(3) The effect of chemicals on the skin may be an irritant effect, a sensitizing
effect, or both. A chemical that is classified, as a skin irritant will cause irritation to any
individual's skin, if left in contact with the skin longs enough. Most of the organic
compounds can be considered skin irritants, although they vary greatly in strength.
Chemical agents which do not cause skin disease on first contact but do so after 5 to 7
days or more of continuous or repeated contact are called sensitizing chemicals. This is
a type of allergy, which develops only in a small number of people exposed, depending
on the chemical involved and the individual's sensitivity to that substance. Examples of
chemicals capable of sensitizing are the explosives, photographic developers, epoxy
mixtures, some insecticides, and some fungicides.
c. Nervous System Effects. It is difficult to summarize the toxic effects of
organic solvents, since they vary greatly in their effects on human tissue. There is one
property, however, which is common to practically all of the organic solvents. It is their
ability to produce a loss of sensation and sometimes a loss of consciousness. Sudden
large exposures to concentrated vapors of certain solvents can lead to instant
unconsciousness and even death. With lower levels of exposure, less severe
symptoms will be experienced. Headaches, dizziness, nausea, vomiting, and
convulsions may occur. Even low exposure may produce enough drowsiness to create
an accident hazard under certain conditions. The insecticides are good examples of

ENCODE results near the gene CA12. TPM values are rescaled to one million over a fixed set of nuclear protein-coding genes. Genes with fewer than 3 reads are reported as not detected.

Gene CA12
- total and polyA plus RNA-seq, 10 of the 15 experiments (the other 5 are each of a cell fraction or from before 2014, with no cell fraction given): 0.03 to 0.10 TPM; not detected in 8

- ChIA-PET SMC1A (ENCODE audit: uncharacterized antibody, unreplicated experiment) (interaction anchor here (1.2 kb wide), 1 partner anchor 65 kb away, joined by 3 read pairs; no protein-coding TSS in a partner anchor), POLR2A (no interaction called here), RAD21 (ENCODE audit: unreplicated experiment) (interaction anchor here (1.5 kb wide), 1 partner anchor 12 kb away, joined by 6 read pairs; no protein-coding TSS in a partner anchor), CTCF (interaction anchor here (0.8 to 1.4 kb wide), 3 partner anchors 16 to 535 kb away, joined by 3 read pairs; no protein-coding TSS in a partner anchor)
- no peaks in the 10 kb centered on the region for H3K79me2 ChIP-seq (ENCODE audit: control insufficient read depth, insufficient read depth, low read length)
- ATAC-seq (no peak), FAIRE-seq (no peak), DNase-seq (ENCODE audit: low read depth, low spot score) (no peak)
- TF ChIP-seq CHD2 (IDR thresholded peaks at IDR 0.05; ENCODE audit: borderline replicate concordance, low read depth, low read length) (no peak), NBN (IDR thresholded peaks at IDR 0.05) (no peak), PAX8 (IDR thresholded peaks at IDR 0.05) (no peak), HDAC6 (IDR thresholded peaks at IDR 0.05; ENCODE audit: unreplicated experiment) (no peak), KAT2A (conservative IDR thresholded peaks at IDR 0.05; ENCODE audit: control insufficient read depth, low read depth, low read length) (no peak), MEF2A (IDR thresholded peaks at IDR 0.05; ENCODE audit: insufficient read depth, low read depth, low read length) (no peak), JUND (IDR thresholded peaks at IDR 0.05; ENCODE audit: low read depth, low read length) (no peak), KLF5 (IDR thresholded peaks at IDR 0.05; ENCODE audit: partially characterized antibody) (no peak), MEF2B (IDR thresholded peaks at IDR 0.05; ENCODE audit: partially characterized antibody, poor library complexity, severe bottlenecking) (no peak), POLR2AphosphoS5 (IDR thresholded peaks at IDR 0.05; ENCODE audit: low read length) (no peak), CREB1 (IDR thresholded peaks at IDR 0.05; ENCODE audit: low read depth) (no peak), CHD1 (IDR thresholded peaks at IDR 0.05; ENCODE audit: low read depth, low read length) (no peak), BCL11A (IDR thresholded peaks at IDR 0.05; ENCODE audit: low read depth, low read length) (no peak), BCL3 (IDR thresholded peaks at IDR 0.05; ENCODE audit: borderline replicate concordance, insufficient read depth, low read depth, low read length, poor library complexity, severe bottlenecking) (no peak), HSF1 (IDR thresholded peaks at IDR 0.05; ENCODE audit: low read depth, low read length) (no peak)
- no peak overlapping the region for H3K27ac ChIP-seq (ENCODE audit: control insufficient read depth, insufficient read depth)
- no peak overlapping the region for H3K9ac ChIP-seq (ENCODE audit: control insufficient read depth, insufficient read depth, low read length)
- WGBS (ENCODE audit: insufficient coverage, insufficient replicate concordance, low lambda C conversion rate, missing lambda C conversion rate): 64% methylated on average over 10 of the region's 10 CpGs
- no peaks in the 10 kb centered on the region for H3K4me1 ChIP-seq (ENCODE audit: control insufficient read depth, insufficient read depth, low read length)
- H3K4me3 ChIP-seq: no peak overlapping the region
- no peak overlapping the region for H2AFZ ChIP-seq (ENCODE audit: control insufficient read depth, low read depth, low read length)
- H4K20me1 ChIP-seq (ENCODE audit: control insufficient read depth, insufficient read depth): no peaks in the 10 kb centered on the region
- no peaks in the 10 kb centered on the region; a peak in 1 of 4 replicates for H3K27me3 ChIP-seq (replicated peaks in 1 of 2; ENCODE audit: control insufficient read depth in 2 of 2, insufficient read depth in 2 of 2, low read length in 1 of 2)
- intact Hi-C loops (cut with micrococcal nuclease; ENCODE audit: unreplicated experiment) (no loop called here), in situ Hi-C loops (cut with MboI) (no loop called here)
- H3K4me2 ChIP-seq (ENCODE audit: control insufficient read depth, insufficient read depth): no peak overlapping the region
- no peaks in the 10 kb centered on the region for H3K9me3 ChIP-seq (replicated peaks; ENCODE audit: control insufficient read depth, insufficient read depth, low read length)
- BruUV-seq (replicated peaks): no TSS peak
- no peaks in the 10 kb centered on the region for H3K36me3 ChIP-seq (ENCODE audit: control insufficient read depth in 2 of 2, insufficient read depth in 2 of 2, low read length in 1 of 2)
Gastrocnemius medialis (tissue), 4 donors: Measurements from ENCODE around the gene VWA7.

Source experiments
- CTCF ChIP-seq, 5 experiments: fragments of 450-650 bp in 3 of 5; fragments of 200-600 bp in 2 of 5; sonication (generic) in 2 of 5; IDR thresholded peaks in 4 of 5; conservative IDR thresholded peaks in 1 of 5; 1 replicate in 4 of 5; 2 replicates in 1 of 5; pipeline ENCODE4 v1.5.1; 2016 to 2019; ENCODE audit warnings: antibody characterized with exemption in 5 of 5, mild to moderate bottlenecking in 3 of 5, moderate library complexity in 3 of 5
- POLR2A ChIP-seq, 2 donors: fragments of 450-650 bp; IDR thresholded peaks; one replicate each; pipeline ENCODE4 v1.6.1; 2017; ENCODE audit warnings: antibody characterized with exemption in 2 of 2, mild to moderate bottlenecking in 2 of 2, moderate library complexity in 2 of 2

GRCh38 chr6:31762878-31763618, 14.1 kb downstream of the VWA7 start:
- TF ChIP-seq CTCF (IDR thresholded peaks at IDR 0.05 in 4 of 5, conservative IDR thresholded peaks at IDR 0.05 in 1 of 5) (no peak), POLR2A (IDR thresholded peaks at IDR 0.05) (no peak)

these toxic properties; for example, the chlorinated hydrocarbon insecticide like DDT
acts directly on the brain and can cause tremors, dizziness, and convulsions.
Organophosphorus and carbamate insecticides such as Malathion are also organic
compounds, but they exert their toxic action on that part of the nervous system that
controls breathing, digestion, muscle strength, vision, and sweating. Thus, excessive
exposure to these chemicals results in respiratory difficulty, vomiting, muscle weakness,
blurry vision, and excessive sweating, which are but a few of the many symptoms. No
attempt will be made to describe the toxic effects of each specific chemical in this group.
d. Cancer Producing Liquid Chemicals. Brief mention should be made of the
cancer producing properties of certain liquid chemicals. In lesson l, it was mentioned
that as early as l775, cancer of the scrotum in chimney sweeps was recognized as a
hazard of that occupation. Since that time, skin cancer as been found in many other
occupations in which exposure to coal tar and pitch exists. Cancer of the urinary
bladder has been reported in workers who handle certain organic dyes. Occupational
Service Health Act has published a list of cancer producing chemicals (carcinogens)
that can be found in 29 CFR Part 1910.1000.
2-l3. PREVENTION AND CONTROL
a. General. Measures for the prevention and control of illnesses arising from
exposure to liquid chemicals fall into three groups: environmental control, personal
control, and medical control. By far the most effective category is environmental
control; this type of control involves designing the work area and associated equipment
to minimize the exposure of the worker to the liquid chemical, its vapors, or its mists.
Environmental control also includes one of the most basic control measures substituting